This clearly expresses development in numerical relations: whereas in 2008 in the EU27 there are 4 persons of working age (15-64 years) for every person aged 65 years or over, in 2060 the ratio is expected to be 2 to 1 — and in many countries this doubling of the old age dependency ratio will be in place by 2040. However, individual countries are affected differently and it is particularly the new Member States of Central and Eastern Europe that are expected to experience higher increases in old-age dependency ratios than in the EU27 as a whole. These are countries that, in general, appear particularly poorly prepared for rapidly increasing demands for long-term care (Österle and Meichenitsch, 2008).

The presentation of ‘dependency ratios’ is intended to give an indication of the level of support of the older population by the working population, but this may be misleading. Such figures may not represent the burden of ill-health or care needs of the older population or the numbers of economically active persons in the working age population; they certainly give no indication of the care provided by spouses and others in the older population or the caring capacity of informal networks and family in the younger age groups.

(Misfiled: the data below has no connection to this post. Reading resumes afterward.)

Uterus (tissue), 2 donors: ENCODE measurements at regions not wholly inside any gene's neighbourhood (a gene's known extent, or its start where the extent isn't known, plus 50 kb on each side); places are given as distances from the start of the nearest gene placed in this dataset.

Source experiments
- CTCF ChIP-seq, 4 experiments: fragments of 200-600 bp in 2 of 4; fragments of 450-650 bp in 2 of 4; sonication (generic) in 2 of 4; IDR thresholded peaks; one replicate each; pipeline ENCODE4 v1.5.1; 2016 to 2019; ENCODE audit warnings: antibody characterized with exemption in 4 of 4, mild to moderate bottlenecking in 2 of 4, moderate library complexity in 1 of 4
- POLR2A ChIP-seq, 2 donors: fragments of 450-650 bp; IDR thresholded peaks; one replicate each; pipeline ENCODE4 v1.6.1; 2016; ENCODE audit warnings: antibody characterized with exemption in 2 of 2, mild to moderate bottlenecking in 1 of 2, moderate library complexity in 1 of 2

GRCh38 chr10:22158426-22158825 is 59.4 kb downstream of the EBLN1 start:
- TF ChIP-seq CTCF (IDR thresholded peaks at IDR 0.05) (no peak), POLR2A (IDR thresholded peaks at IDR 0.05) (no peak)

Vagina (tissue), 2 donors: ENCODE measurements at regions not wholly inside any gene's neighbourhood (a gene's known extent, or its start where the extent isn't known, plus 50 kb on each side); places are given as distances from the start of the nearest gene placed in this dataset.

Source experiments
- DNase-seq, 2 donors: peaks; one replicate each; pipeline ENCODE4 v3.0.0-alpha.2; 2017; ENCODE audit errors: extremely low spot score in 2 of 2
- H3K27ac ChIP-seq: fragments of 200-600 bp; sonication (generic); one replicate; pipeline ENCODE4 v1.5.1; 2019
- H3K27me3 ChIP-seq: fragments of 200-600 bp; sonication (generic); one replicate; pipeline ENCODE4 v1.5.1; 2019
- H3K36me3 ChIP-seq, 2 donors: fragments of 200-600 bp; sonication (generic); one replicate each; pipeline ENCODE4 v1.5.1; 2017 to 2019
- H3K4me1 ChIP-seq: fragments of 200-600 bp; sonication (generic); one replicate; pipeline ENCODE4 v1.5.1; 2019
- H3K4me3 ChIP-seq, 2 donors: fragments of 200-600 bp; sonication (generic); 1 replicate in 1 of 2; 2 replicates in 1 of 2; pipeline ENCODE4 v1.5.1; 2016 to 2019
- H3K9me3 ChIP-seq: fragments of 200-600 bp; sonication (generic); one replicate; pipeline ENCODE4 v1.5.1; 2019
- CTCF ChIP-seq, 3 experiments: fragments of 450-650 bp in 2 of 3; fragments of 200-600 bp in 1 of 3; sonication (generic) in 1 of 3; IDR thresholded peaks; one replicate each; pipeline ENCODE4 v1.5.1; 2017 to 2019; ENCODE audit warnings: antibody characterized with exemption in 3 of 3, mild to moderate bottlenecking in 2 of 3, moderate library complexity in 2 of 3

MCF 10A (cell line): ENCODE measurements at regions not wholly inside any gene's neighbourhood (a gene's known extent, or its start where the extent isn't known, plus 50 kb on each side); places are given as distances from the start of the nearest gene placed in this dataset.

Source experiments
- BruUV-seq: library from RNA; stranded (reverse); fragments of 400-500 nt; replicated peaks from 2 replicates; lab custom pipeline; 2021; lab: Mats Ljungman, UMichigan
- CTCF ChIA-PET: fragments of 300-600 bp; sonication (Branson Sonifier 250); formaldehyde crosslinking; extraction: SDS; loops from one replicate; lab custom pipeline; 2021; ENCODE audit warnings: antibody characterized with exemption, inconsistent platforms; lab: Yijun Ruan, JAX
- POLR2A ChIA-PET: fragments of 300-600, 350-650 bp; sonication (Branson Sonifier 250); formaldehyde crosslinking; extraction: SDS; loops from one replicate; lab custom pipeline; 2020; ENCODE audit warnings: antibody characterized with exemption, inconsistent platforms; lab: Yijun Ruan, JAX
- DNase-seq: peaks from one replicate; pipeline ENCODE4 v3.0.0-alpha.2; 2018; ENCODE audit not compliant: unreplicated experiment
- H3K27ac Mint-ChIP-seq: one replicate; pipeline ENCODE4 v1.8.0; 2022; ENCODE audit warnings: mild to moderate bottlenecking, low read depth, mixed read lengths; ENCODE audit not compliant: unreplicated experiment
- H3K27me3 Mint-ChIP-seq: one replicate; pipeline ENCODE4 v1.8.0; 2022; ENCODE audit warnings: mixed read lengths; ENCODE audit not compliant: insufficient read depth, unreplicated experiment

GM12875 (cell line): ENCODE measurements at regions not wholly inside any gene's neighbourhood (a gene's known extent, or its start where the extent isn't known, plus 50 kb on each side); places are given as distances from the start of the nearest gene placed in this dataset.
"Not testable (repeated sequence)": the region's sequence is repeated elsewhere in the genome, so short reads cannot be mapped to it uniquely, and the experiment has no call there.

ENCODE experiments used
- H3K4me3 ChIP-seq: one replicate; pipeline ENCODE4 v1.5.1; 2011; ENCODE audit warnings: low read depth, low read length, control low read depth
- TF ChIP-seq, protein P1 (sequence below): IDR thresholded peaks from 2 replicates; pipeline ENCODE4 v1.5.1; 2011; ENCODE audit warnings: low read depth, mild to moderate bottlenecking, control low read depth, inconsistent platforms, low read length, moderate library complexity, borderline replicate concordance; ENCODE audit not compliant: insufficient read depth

3. Policy Developments at European Union level

Family carers of dependent adults and older people have been almost invisible in policy documents of the European institutions until the last five years. A real upswing in attention to care workers has taken place with growing attention to the policy challenges of an ageing population and workforce, specifically in relation to the costs and coverage of long-term care for the dependent population. Now, reference, at least, to care workers and family carers is evident in documents related to policy areas of Employment, Social Protection and Equal Opportunities. Even so, the main Communication from the European Commission in October 2006, on ‘The demographic future of Europe’ makes no reference to care workers as such (an omission that was rectified when the Commissioner for Social Affairs launched this document).